Business conditions continued to improve across the manufacturing sector in March, but the latest upturn was the weakest recorded for six months. The loss of momentum reflected softer rates of output and new order growth, alongside a slower rise in payroll numbers. Manufacturers sought to adjust their inventory strategies in response to more subdued sales growth, with stocks of finished goods reduced for the first time in six months. Meanwhile, higher raw material prices resulted in the strongest rate of cost inflation since September 2014. Factory gate charges also increased at the fastest pace for around two-and-a-half years. At 53.3 in March, down from 54.2 in February, the seasonally adjusted Markit final US Manufacturing Purchasing Managers’ Index (PMI) eased further from the 22-month peak recorded at the start of 2017 (55.0).
Latest rise in production is slowest for six months
The latest reading was the lowest since September 2016. March data pointed to a further moderation in output growth from the peak seen at the start of 2017. The latest rise in production was the slowest for six months, but still much stronger than the soft patch seen in mid-2016. Survey respondents noted that the improving domestic economic backdrop and rising spending from energy sector clients had helped to boost workloads in March. New orders expanded at the slowest pace since October 2016, thereby signalling a sustained loss of momentum from the peak seen at the start of the year.
Manufacturers cited greater caution among clients, alongside intense competition for new work and subdued export sales. March data pointed to only a marginal increase in new orders from abroad. Survey respondents commented on pressure from the strong dollar. In some cases, manufacturers attributed subdued export growth to a strategic focus on marketing and better sales opportunities in domestic markets. Mirroring the trend for production and new orders, latest data revealed a sustained slowdown in growth of input buying across the manufacturing sector. Some firms commented on tighter inventory policies, which contributed to a near-stagnation in stocks of purchases in March. At the same time, postproduction inventories dropped for the first time since last September. Meanwhile, suppliers’ delivery times lengthened to the greatest degree since February 2015, though weather-related transport disruptions exacerbated supplier delays.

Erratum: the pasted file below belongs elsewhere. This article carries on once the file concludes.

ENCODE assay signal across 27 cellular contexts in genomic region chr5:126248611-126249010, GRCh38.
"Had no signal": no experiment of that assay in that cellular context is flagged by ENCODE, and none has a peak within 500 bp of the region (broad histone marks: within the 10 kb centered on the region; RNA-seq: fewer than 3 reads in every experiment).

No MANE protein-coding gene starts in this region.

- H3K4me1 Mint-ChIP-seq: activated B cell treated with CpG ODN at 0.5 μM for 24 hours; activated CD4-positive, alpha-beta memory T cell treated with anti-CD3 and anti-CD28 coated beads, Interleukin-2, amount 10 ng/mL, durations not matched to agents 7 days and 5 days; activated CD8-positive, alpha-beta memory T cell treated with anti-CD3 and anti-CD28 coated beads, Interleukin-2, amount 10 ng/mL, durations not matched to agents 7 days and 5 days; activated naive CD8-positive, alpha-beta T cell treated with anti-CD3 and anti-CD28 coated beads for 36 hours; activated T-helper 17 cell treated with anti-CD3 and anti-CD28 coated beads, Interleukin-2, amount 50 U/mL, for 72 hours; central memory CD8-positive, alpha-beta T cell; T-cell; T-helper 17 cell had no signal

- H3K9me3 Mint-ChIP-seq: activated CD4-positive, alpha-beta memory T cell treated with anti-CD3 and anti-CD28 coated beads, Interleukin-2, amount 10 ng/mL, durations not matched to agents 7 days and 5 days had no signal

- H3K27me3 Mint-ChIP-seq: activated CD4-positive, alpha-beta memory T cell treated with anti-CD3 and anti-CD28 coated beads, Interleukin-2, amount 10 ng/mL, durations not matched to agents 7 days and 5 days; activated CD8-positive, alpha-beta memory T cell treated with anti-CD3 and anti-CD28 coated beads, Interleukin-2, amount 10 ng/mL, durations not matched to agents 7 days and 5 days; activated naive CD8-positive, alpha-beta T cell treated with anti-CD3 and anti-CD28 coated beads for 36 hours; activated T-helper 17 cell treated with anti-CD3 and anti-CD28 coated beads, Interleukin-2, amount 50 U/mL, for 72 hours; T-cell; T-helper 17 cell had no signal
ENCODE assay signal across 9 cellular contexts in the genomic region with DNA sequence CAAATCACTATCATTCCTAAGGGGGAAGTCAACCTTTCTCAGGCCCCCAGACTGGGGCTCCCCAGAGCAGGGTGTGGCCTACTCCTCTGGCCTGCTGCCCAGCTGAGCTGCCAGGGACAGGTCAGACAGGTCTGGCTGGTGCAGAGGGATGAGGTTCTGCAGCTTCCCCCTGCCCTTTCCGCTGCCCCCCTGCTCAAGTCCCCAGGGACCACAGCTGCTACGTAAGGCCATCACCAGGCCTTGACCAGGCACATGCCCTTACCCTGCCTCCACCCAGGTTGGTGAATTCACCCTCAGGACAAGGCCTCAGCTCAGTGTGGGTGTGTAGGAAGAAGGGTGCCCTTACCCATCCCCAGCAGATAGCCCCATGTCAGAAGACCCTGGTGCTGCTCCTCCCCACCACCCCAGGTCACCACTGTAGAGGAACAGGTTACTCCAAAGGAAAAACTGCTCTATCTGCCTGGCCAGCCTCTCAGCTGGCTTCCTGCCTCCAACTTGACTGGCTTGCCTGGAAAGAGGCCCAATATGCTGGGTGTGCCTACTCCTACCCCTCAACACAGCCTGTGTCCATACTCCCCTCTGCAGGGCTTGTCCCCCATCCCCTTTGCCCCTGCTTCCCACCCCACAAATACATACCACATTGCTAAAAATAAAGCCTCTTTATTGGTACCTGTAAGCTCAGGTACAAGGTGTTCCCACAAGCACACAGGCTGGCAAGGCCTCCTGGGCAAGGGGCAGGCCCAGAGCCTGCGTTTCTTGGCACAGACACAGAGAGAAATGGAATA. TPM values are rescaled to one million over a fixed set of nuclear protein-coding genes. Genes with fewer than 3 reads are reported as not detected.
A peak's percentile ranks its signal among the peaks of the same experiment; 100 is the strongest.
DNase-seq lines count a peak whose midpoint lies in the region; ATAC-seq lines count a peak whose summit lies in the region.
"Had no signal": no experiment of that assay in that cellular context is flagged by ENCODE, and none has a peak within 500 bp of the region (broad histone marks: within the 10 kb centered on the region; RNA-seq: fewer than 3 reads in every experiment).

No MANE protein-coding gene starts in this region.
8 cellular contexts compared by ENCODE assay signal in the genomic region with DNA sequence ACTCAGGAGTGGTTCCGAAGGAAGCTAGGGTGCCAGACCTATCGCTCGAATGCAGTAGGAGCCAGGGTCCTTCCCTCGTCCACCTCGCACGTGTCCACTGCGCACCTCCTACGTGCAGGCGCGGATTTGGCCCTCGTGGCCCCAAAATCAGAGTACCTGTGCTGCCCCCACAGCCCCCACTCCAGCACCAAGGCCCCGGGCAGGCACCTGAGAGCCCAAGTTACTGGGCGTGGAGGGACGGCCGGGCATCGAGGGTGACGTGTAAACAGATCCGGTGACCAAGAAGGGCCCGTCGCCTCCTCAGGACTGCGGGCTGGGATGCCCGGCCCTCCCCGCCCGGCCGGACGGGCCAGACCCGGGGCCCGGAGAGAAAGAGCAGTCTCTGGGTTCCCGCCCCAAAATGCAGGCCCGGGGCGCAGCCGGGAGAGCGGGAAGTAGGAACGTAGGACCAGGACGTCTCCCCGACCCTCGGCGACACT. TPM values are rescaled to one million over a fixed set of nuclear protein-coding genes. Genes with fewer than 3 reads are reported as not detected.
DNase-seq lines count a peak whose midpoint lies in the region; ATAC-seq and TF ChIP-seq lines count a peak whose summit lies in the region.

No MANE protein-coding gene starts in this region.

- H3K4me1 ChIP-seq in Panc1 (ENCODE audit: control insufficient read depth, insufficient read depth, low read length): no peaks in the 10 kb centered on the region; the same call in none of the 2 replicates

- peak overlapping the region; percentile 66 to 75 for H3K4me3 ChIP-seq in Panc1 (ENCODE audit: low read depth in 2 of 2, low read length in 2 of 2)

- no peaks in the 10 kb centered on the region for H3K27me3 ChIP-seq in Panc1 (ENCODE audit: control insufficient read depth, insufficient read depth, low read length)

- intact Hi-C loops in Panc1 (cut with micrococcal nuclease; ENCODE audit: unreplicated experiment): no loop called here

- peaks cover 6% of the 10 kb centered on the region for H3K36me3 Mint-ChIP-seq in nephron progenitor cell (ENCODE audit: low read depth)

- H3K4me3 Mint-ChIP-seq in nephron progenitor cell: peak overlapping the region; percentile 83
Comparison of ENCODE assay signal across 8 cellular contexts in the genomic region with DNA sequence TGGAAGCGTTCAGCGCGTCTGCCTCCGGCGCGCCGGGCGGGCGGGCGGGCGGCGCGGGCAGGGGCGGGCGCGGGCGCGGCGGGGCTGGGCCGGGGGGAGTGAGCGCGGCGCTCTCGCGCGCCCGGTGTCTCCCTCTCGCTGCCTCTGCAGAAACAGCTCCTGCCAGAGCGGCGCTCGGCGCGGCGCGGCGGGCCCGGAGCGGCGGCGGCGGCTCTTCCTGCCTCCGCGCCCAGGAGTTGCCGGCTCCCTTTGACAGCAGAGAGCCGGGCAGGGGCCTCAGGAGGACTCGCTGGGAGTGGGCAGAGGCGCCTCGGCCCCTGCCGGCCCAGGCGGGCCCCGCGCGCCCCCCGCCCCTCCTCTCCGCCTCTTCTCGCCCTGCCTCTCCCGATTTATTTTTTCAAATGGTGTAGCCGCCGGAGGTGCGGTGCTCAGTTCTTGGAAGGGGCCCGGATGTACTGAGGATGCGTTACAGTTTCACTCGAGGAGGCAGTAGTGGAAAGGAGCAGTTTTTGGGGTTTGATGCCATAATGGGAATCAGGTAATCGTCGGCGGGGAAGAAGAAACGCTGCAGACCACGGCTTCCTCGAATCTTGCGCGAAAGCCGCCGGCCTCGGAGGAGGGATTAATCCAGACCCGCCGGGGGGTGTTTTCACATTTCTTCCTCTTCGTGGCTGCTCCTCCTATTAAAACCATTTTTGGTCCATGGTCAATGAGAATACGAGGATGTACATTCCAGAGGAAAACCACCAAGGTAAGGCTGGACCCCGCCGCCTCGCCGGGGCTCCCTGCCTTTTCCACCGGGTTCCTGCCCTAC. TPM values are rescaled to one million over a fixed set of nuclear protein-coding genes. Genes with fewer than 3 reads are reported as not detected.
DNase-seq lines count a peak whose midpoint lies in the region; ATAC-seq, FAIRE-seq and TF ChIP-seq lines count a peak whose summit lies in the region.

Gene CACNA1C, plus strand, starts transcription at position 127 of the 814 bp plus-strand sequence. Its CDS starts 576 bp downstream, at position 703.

Inflationary pressures picked up again in March, with manufacturers reporting rising prices for a metals and chemicals in particular. Higher costs resulted in the strongest pace of output charge inflation since late-2014. Comment Commenting on the final PMI data, Chris Williamson, Chief Business Economist at IHS Markit said: “The post-election resurgence of the manufacturing sector seen late last year is showing signs of losing steam. Output growth slowed to a six-month low in March, optimism about the outlook has waned and hiring has slowed accordingly.
“While the survey data suggest that the goods producing sector enjoyed a relatively good first quarter on the whole, the loss of momentum seen in February and March bodes ill for the second quarter. “The survey data have acted as a reliable advance guide to official data in the past, and in March indicate a slowing of output growth to an annualised rate of around 2%. The survey’s employment index is meanwhile consistent with official manufacturing payroll numbers falling slightly. “If the activity numbers send a dovish signal to policymakers, the survey’s price indices favour the hawks. Inflationary pressures have risen to a two and a half year high, despite the oil price easing during the month.”